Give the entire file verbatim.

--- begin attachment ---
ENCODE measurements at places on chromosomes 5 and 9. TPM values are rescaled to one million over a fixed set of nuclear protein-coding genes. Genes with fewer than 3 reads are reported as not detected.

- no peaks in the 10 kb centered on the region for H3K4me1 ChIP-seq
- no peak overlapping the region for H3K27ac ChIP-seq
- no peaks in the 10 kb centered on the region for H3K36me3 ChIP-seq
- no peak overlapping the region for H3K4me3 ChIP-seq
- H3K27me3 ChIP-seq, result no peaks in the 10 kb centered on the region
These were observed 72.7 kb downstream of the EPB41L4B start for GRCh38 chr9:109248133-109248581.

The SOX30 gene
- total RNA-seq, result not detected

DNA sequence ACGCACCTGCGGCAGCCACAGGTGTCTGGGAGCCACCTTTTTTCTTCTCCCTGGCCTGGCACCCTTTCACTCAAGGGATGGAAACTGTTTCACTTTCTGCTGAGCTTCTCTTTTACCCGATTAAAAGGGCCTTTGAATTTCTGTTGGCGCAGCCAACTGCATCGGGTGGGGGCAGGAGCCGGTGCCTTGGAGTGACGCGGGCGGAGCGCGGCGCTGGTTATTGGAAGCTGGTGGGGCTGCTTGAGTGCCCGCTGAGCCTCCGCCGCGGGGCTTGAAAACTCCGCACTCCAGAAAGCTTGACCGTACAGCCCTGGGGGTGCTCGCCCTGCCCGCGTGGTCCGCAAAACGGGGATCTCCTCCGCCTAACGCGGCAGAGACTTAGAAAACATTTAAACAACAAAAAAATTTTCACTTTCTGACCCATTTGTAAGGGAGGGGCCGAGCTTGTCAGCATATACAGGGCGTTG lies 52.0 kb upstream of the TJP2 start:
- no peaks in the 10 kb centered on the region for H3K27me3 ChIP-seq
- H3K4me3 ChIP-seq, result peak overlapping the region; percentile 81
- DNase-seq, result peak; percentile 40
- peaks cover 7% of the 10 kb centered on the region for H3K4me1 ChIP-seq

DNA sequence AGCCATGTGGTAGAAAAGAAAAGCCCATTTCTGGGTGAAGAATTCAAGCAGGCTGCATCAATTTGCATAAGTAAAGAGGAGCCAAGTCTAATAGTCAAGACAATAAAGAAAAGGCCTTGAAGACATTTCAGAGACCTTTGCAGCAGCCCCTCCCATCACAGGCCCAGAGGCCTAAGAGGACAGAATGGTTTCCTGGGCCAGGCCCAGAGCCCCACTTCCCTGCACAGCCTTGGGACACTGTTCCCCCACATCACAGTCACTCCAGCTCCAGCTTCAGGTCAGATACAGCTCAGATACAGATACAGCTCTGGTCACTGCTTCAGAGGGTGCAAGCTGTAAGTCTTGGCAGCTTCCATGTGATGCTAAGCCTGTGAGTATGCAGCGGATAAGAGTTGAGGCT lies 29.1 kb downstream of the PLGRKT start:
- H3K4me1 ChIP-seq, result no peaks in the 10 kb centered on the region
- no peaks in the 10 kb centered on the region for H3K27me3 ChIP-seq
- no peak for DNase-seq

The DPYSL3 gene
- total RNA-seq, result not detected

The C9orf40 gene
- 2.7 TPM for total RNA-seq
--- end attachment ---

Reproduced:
ENCODE measurements at places on chromosomes 5 and 9. TPM values are rescaled to one million over a fixed set of nuclear protein-coding genes. Genes with fewer than 3 reads are reported as not detected.

- no peaks in the 10 kb centered on the region for H3K4me1 ChIP-seq
- no peak overlapping the region for H3K27ac ChIP-seq
- no peaks in the 10 kb centered on the region for H3K36me3 ChIP-seq
- no peak overlapping the region for H3K4me3 ChIP-seq
- H3K27me3 ChIP-seq, result no peaks in the 10 kb centered on the region
These were observed 72.7 kb downstream of the EPB41L4B start for GRCh38 chr9:109248133-109248581.

The SOX30 gene
- total RNA-seq, result not detected

DNA sequence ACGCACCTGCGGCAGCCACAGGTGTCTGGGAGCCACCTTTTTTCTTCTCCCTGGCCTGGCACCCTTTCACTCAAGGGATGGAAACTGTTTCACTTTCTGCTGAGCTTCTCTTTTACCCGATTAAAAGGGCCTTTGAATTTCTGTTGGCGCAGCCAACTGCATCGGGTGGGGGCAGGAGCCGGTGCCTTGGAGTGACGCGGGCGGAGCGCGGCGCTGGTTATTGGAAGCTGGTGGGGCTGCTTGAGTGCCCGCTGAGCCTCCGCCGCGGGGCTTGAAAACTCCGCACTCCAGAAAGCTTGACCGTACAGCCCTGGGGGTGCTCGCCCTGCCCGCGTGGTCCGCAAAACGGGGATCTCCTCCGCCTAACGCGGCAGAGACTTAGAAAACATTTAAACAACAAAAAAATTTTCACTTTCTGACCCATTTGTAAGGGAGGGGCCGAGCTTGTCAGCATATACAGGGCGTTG lies 52.0 kb upstream of the TJP2 start:
- no peaks in the 10 kb centered on the region for H3K27me3 ChIP-seq
- H3K4me3 ChIP-seq, result peak overlapping the region; percentile 81
- DNase-seq, result peak; percentile 40
- peaks cover 7% of the 10 kb centered on the region for H3K4me1 ChIP-seq

DNA sequence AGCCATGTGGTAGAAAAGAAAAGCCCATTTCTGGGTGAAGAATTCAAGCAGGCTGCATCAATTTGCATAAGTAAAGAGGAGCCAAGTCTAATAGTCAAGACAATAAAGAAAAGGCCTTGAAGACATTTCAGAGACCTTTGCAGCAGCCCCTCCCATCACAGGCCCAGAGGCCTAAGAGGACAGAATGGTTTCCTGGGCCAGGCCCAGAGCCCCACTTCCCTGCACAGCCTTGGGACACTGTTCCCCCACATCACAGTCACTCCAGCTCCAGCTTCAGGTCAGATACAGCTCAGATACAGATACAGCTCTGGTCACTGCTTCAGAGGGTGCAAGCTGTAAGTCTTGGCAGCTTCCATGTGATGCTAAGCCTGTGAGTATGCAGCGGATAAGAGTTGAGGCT lies 29.1 kb downstream of the PLGRKT start:
- H3K4me1 ChIP-seq, result no peaks in the 10 kb centered on the region
- no peaks in the 10 kb centered on the region for H3K27me3 ChIP-seq
- no peak for DNase-seq

The DPYSL3 gene
- total RNA-seq, result not detected

The C9orf40 gene
- 2.7 TPM for total RNA-seq